Encouraging Email Etiquette: Dos and Don’ts


Because email communications are so popular, people need more advice on how to best use the tool. I’ve taught people how to use email apps and included the basic tag only as a sidebar on specific topics. However, I am now seeing so many poorly developed emails being sent as commercial communications. I now understand that email etiquette is becoming more and more important as the use of this tool increases. As a fellow professional emailer, I feel the need to encourage better etiquette.

Everyone should remember that email etiquette is part of business communications and proper procedures must be followed for professional conduct in such communications, as well as poor communications reflect on everyone’s professionalism. Here’s a list of a dozen email dos and don’ts to improve your knowledge of communication etiquette.

1. Get to the point. Be concise. No one wants to read a long email. If you have a lot to say, send a note, letter, or provide details in attachments or web links using the full URL.

2. Don’t keep people waiting for an answer. Please reply as soon as possible. A good time management rule to use for a standard response is within 24 hours.

3. Answer all their questions. Questions that were asked in an email sent to you and questions that your email may ask the recipient.

4. Don’t use all uppercase or lowercase letters. Capital letters give the impression of shouting and all lower case letters are difficult to follow, as well as looking illiterate.

5. Make your subject line meaningful but short. The subject line often lets the viewer know whether the email needs attention now or can wait until later. Readers using a phone or PDA to check email can lose valuable screen space to long subject lines.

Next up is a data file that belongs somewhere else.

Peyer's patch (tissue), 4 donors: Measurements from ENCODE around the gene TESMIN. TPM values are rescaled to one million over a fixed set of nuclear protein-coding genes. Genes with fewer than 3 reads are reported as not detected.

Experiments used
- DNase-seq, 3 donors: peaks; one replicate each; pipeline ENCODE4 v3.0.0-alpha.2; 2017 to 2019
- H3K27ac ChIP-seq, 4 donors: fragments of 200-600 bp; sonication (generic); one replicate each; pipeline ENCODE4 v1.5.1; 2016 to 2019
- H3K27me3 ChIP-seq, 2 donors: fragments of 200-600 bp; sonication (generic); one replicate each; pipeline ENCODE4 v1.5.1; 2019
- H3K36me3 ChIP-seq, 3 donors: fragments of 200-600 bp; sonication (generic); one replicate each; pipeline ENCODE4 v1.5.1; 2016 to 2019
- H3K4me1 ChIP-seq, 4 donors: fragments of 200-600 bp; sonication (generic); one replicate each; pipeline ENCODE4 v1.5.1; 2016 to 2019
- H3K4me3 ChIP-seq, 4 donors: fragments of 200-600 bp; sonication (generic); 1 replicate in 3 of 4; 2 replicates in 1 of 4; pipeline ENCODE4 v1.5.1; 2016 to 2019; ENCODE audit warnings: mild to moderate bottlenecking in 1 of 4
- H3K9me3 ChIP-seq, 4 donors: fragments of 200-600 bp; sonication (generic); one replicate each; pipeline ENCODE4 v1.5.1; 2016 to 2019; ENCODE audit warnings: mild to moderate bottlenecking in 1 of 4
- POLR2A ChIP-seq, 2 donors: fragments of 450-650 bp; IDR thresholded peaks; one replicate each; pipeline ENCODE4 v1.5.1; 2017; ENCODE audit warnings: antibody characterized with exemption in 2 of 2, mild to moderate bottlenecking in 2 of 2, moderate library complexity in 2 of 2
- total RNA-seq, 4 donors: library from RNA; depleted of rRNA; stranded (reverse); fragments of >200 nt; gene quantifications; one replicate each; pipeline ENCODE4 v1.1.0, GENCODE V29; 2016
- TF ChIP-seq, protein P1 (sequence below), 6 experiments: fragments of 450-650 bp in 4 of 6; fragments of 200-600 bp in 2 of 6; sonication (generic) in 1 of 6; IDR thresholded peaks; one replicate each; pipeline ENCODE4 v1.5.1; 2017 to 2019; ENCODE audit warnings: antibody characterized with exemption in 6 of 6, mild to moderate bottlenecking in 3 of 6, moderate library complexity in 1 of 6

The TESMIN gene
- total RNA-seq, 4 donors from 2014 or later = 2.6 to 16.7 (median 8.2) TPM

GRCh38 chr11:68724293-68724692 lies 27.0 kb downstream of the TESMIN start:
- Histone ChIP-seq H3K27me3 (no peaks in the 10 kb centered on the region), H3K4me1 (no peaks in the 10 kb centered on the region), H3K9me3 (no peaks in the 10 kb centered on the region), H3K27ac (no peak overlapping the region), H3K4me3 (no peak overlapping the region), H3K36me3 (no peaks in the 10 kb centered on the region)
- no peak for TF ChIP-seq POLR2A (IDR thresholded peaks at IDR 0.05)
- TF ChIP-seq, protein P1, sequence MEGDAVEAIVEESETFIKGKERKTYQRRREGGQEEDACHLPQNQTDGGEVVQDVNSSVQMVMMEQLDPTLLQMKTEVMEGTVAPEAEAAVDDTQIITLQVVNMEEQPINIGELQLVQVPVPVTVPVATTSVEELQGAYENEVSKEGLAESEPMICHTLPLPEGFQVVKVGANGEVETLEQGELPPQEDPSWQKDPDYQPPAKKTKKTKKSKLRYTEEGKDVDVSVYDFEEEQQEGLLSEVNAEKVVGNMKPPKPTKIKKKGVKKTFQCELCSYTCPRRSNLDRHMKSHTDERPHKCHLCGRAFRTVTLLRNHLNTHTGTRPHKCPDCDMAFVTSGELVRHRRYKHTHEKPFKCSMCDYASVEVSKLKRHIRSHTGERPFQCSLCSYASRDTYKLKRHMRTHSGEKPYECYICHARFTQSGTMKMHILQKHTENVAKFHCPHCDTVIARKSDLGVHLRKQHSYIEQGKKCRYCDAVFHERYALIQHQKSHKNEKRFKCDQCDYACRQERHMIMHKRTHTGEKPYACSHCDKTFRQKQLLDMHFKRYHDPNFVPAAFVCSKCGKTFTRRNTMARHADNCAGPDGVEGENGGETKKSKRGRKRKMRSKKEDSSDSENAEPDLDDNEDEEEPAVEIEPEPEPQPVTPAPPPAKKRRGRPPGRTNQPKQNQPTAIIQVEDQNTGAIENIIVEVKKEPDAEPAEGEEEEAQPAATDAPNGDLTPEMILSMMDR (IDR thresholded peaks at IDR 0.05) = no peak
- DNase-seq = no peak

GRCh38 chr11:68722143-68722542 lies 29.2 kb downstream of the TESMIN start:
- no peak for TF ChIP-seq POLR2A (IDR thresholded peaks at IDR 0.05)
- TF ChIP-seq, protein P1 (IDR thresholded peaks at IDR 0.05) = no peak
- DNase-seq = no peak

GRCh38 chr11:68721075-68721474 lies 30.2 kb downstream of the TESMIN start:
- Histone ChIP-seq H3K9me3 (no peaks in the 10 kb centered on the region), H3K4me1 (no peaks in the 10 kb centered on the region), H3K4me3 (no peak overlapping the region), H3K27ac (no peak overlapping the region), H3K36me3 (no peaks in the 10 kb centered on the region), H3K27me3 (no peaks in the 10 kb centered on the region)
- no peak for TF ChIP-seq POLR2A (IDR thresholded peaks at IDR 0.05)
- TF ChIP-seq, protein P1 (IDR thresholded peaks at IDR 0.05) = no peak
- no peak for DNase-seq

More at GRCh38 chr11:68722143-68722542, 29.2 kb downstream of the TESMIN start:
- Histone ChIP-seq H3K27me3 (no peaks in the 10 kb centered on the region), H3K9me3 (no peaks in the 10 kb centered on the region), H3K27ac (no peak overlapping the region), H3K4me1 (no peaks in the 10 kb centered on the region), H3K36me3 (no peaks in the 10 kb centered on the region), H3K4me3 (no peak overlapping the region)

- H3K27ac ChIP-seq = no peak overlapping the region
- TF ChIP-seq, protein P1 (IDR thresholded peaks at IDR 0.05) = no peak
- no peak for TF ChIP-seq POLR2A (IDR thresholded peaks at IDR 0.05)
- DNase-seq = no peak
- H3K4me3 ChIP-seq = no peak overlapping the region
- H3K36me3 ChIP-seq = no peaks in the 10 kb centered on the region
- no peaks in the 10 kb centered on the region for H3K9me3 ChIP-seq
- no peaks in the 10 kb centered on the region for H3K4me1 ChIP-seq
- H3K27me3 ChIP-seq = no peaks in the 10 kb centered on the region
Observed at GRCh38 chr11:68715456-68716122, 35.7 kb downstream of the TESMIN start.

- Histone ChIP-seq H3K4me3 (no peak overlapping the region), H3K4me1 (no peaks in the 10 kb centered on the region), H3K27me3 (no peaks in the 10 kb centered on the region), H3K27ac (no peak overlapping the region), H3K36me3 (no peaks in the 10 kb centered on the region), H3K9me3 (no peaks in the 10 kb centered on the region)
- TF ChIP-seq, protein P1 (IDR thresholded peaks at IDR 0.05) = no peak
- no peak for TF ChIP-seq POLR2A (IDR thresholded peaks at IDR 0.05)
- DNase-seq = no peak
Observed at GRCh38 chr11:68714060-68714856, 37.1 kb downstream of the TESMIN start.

6. Don’t use “reply all” unless everyone really needs to see the reply. To fix this, change your default email settings so that it is not selected; having to select everything when necessary requires an extra thought step before sending.

7. Use the “CC” courtesy copy option sparingly. Make sure that only people who care about the content of the message or attachments should review the email.

8. Do not forward chain letters or transmit viruses. These items are not only bogging down the mail servers, they are sometimes stopping work production!

9. Use the spell checker and check for correct grammar and punctuation. This is smart for any business communication. Also remember that instant messaging acronyms or shorthand in e-mail are not that clear, as everyone who sees the e-mail may not understand what it means.

10. Do not use email to discuss confidential information. Email is not as private as many think. You never know who can get to the computers and servers through which email may pass, or how long it will be stored on them.

11. Be careful with HTML and attachments. Not everyone wants these things. Some email tools may also not be able to read HTML. Some email servers will automatically block HTML, large attachments, or certain types of attachments anyway.

12. Don’t forget to include a signature line with your name, title, company and a phone number. Just because you have someone’s name and email address doesn’t mean they remember who you are. The phone number is so they can respond quickly or ask questions if needed.

13. Always proofread your email before sending. It’s not safe to assume that the spell checker caught everything; make sure your message is clear and your tone is professional.

I hope you found the thirteen dos and don’ts for improving email etiquette helpful. Remember to use the email communication tool professionally and carefully. Basic email etiquette is becoming more important as the use of this easy communication tool increases. Just because the tool is fast doesn’t mean it shouldn’t be used properly. Always keep in mind that poorly developed emails reflect personal and business professionalism.